Synthetic fuels from renewable energy sources are needed to reach the climate goals in the transport sector. So-called refuels promise to reduce CO2 emissions by 90 percent compared to conventional fuels. To cover future needs of heavy-duty vehicles, airplanes, and ships and provide chemical industry with basic substances, we will require the corresponding industrial facilities. Researchers of Karlsruhe Institute of Technology (KIT) and their partners have now launched the REF4FU project to determine the refuel quantities needed and what future green refineries will have to look like to supply these quantities.
“In spite of increasing electric mobility in the transport sector, we will continue to need liquid fuels for a long time,” says Professor Nicolaus Dahmen from KIT’s Institute of Catalysis Research and Technology (IKFT). He heads the project “Refineries for Future” (REF4FU) and adds: “Only 60 percent of the fuel today is consumed by individual car traffic. When talking about phasing out of combustion engines, it is referred to car engines only.” The REF4FU project is therefore aimed at developing, testing, and standardizing 100 percent renewable fuels for all transport sectors, including water and air traffic.
Renewable Resources as a Basis
REF4FU covers the use of sustainable hydrogen, pyrolysis oil based on biological residues, such as straw or waste wood, methanol from renewable feedstocks, and Fischer-Tropsch oil that corresponds to green crude oil. “The advantage of these products is that they can be transported, stored, and handled just like today’s crude oil,” Dahmen explains and points out that green crude oil will also be needed by chemical industry for the production of plastics, for instance.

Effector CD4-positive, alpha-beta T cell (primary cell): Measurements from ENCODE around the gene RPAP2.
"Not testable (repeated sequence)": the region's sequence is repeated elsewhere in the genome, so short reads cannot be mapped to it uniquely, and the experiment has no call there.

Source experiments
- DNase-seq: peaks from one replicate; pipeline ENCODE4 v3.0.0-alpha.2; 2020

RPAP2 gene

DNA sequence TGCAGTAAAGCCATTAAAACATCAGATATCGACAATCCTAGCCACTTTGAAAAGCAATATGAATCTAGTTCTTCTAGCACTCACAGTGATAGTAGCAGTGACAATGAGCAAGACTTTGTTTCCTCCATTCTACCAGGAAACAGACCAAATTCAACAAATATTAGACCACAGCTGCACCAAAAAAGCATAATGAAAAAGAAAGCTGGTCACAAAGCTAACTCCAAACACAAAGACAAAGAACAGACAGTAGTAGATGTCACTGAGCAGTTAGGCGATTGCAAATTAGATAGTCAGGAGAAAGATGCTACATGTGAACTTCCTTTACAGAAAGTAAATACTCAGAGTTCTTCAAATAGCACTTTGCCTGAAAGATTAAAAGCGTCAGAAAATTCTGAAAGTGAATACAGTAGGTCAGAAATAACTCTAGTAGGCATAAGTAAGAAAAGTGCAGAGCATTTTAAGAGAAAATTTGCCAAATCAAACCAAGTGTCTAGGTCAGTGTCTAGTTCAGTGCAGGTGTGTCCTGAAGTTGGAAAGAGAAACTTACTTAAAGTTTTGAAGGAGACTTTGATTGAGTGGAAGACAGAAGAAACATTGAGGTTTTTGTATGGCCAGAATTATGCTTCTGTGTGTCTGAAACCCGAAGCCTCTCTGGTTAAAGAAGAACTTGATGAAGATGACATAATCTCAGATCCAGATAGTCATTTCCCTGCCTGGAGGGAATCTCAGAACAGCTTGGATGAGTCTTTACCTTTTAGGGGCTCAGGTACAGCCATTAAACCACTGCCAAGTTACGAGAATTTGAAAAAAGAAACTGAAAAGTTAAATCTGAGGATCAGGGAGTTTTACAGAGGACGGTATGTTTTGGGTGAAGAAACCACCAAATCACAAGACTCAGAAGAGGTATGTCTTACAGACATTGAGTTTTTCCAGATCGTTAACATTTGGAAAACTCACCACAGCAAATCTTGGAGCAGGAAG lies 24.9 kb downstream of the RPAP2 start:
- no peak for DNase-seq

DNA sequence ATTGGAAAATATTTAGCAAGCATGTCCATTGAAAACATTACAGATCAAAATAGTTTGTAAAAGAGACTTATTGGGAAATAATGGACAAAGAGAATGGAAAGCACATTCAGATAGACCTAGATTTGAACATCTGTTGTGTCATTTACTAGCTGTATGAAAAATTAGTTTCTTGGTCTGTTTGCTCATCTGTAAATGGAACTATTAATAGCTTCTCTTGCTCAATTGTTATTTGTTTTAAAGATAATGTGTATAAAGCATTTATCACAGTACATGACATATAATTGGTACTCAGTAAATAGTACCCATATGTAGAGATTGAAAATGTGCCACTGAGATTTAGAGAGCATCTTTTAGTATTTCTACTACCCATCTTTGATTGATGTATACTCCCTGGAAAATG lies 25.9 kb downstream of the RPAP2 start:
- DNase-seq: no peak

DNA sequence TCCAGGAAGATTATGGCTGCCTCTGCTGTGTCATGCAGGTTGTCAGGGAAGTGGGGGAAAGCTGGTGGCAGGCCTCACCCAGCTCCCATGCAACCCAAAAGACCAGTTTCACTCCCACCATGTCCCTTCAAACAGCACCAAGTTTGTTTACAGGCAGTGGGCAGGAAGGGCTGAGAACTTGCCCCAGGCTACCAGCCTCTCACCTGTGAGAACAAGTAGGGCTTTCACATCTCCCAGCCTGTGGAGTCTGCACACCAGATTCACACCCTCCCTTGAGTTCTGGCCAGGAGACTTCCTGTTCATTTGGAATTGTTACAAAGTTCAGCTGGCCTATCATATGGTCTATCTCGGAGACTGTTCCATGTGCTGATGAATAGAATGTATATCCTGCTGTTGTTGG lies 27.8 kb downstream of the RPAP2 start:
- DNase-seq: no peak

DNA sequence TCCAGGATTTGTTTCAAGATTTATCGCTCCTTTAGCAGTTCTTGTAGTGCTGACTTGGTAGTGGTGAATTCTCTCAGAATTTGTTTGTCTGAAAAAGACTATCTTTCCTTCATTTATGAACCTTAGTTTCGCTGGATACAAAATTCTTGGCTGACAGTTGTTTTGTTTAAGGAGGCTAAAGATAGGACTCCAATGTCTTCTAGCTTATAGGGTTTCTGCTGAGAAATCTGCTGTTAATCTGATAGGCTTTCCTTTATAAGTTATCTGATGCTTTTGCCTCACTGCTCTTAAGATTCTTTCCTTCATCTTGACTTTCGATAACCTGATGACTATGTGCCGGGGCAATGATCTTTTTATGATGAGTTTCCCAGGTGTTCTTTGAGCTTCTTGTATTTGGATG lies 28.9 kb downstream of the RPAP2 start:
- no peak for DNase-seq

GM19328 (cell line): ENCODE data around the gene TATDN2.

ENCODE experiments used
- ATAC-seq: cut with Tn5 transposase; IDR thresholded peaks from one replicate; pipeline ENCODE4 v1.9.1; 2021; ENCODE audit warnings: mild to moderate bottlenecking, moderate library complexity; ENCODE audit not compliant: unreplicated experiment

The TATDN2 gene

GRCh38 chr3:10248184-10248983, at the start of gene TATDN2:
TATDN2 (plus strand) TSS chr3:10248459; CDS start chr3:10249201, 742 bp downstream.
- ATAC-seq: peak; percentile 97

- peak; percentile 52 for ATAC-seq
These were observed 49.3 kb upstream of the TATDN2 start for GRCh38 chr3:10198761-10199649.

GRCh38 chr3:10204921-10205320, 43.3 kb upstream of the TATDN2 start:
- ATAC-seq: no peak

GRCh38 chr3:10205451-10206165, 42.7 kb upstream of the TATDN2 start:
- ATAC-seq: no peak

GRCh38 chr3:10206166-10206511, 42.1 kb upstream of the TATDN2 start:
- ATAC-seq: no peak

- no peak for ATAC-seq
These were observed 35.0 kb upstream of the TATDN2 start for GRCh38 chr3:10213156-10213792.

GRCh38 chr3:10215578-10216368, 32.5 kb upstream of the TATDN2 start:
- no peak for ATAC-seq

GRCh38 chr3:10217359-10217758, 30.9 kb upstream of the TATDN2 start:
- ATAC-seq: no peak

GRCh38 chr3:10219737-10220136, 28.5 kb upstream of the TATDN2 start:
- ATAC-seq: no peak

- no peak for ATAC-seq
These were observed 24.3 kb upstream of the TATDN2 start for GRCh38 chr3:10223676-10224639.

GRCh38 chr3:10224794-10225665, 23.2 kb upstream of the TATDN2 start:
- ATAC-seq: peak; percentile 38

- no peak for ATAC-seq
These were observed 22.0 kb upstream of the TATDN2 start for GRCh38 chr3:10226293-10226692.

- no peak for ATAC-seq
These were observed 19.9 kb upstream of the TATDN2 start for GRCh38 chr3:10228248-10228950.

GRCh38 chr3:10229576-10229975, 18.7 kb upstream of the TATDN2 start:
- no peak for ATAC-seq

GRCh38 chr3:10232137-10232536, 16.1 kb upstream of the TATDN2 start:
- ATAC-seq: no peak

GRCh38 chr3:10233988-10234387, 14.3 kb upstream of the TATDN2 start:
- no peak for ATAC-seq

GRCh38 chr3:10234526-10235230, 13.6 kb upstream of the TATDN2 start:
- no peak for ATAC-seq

Scenarios for Ramping up Production
Refuels are being produced on a pre-industrial scale: “We already have processes and big, technically mature test facilities to produce tons of synthetic fuel,” Dahmen says. However, it is not yet clear how these fuels will be commercialized and transferred to the customers. “We cannot just sell them from barrels at the roadside,” Dahmen says. To find out when and where which quantities of synthetic gasoline, diesel, or kerosene will be needed, researchers use scenarios that also take into account political goals regarding the electrification of road traffic or the expected developments in the different transport sectors. “According to these scenarios, gasoline will disappear from the market first,” Dahmen points out. This will affect future production capacities.
The REF4FU collaboration project coordinated by KIT is funded with around EUR 7 million by the Federal Ministry for Digital and Transport. Apart from the institutes of KIT (IKFT, IMVT, EBI-ceb, IFKM, IIP), the project partners are DLR – The German Aerospace Center, Deutsches Biomasseforschungszentrum (DBFZ), Technische Universität Bergakademie Freiberg, and Chemieanlagenbau Chemnitz, BASF, EDL Anlagenbau, and Ineratec. The MiRO refinery, Porsche, and ASG are associated project partners.
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